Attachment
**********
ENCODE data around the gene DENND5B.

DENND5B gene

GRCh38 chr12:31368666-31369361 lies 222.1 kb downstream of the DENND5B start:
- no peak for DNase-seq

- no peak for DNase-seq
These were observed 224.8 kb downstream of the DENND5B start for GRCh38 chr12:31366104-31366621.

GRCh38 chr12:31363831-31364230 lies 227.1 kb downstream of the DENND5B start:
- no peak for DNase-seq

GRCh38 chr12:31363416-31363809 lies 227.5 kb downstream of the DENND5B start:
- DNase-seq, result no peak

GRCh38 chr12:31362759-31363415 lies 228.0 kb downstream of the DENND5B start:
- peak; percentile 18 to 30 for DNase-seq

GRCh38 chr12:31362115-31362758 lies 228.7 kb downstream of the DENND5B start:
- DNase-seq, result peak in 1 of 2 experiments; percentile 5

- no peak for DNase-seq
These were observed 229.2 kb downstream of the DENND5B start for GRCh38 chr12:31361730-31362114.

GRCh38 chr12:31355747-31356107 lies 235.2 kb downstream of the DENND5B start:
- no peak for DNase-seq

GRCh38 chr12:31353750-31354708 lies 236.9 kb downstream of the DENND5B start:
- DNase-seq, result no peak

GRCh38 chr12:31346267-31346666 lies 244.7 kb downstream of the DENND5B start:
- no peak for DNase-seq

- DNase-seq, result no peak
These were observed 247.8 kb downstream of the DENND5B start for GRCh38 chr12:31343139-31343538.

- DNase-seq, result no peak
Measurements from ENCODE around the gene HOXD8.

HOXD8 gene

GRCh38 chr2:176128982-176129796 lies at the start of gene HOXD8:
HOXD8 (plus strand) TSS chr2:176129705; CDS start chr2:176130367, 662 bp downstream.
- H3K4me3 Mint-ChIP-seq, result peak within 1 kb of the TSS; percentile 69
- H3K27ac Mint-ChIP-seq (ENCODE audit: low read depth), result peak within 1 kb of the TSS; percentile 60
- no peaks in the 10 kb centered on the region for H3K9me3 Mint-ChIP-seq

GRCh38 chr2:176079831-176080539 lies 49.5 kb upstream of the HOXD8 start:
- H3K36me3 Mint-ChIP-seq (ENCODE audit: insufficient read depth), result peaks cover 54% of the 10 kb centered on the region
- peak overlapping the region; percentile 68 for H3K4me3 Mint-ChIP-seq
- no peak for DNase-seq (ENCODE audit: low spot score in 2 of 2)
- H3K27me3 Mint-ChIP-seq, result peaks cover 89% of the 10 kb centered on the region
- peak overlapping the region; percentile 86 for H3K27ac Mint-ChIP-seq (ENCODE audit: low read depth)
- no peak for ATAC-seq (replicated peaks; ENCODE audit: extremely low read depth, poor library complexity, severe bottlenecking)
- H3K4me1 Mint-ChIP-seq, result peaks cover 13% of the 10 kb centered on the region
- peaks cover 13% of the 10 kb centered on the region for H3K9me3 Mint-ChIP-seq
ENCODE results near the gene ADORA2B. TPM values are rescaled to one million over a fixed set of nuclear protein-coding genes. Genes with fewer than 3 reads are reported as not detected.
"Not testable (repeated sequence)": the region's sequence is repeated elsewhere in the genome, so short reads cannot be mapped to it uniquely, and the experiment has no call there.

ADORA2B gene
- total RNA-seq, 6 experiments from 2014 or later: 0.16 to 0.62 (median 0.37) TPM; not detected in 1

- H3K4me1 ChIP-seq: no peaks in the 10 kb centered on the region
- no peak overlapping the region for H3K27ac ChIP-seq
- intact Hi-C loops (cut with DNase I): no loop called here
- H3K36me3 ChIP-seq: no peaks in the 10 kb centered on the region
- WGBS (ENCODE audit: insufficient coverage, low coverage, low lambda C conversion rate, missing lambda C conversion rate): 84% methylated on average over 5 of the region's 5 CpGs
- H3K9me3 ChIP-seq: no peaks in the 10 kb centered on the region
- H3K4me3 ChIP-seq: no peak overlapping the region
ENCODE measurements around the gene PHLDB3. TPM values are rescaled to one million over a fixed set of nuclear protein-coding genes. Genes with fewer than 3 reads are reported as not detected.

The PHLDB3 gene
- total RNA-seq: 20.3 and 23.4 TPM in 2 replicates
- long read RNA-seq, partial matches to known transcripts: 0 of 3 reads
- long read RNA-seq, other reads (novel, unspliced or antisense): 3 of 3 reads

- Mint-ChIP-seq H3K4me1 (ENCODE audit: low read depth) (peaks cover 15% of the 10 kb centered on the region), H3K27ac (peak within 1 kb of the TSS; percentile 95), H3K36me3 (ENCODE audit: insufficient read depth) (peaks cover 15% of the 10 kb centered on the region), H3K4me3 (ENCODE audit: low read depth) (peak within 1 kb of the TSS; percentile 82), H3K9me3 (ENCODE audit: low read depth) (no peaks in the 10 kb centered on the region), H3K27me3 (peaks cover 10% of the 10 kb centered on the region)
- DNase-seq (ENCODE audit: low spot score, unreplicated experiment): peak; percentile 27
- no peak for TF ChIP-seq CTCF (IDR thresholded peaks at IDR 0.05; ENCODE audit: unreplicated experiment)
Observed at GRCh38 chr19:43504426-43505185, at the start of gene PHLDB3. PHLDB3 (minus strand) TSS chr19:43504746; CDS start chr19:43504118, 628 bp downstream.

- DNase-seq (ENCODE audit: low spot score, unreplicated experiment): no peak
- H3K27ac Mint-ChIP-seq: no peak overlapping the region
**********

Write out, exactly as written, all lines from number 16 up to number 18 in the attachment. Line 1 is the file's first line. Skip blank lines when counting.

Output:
These were observed 229.2 kb downstream of the DENND5B start for GRCh38 chr12:31361730-31362114.

GRCh38 chr12:31355747-31356107 lies 235.2 kb downstream of the DENND5B start:
- no peak for DNase-seq